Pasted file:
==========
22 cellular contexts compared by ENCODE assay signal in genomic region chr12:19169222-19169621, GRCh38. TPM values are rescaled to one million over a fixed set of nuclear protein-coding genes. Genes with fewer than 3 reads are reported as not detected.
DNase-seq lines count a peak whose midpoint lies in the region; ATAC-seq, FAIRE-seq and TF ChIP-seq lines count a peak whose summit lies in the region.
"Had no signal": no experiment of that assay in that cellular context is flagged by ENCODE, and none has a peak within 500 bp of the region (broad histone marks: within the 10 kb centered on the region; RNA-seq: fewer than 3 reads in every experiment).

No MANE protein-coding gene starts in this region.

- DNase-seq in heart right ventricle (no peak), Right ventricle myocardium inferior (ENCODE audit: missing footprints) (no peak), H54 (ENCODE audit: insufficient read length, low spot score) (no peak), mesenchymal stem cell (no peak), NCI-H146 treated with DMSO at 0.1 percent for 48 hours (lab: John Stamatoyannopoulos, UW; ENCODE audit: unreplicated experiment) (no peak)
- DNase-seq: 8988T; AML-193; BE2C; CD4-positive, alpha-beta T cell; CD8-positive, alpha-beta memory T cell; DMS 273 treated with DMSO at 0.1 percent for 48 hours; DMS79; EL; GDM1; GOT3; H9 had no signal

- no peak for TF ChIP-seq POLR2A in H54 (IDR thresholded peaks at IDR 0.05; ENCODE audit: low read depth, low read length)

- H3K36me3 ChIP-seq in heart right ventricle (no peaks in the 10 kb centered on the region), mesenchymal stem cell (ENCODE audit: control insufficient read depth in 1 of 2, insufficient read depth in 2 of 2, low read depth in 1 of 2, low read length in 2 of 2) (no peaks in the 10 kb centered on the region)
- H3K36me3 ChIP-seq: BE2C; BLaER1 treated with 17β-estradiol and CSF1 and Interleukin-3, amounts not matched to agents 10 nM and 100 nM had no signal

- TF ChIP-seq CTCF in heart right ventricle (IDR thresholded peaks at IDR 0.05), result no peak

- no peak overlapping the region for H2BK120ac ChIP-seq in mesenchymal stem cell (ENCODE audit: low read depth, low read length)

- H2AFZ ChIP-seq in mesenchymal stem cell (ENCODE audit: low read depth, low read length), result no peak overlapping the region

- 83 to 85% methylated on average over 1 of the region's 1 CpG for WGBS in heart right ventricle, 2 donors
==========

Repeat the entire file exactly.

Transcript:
22 cellular contexts compared by ENCODE assay signal in genomic region chr12:19169222-19169621, GRCh38. TPM values are rescaled to one million over a fixed set of nuclear protein-coding genes. Genes with fewer than 3 reads are reported as not detected.
DNase-seq lines count a peak whose midpoint lies in the region; ATAC-seq, FAIRE-seq and TF ChIP-seq lines count a peak whose summit lies in the region.
"Had no signal": no experiment of that assay in that cellular context is flagged by ENCODE, and none has a peak within 500 bp of the region (broad histone marks: within the 10 kb centered on the region; RNA-seq: fewer than 3 reads in every experiment).

No MANE protein-coding gene starts in this region.

- DNase-seq in heart right ventricle (no peak), Right ventricle myocardium inferior (ENCODE audit: missing footprints) (no peak), H54 (ENCODE audit: insufficient read length, low spot score) (no peak), mesenchymal stem cell (no peak), NCI-H146 treated with DMSO at 0.1 percent for 48 hours (lab: John Stamatoyannopoulos, UW; ENCODE audit: unreplicated experiment) (no peak)
- DNase-seq: 8988T; AML-193; BE2C; CD4-positive, alpha-beta T cell; CD8-positive, alpha-beta memory T cell; DMS 273 treated with DMSO at 0.1 percent for 48 hours; DMS79; EL; GDM1; GOT3; H9 had no signal

- no peak for TF ChIP-seq POLR2A in H54 (IDR thresholded peaks at IDR 0.05; ENCODE audit: low read depth, low read length)

- H3K36me3 ChIP-seq in heart right ventricle (no peaks in the 10 kb centered on the region), mesenchymal stem cell (ENCODE audit: control insufficient read depth in 1 of 2, insufficient read depth in 2 of 2, low read depth in 1 of 2, low read length in 2 of 2) (no peaks in the 10 kb centered on the region)
- H3K36me3 ChIP-seq: BE2C; BLaER1 treated with 17β-estradiol and CSF1 and Interleukin-3, amounts not matched to agents 10 nM and 100 nM had no signal

- TF ChIP-seq CTCF in heart right ventricle (IDR thresholded peaks at IDR 0.05), result no peak

- no peak overlapping the region for H2BK120ac ChIP-seq in mesenchymal stem cell (ENCODE audit: low read depth, low read length)

- H2AFZ ChIP-seq in mesenchymal stem cell (ENCODE audit: low read depth, low read length), result no peak overlapping the region

- 83 to 85% methylated on average over 1 of the region's 1 CpG for WGBS in heart right ventricle, 2 donors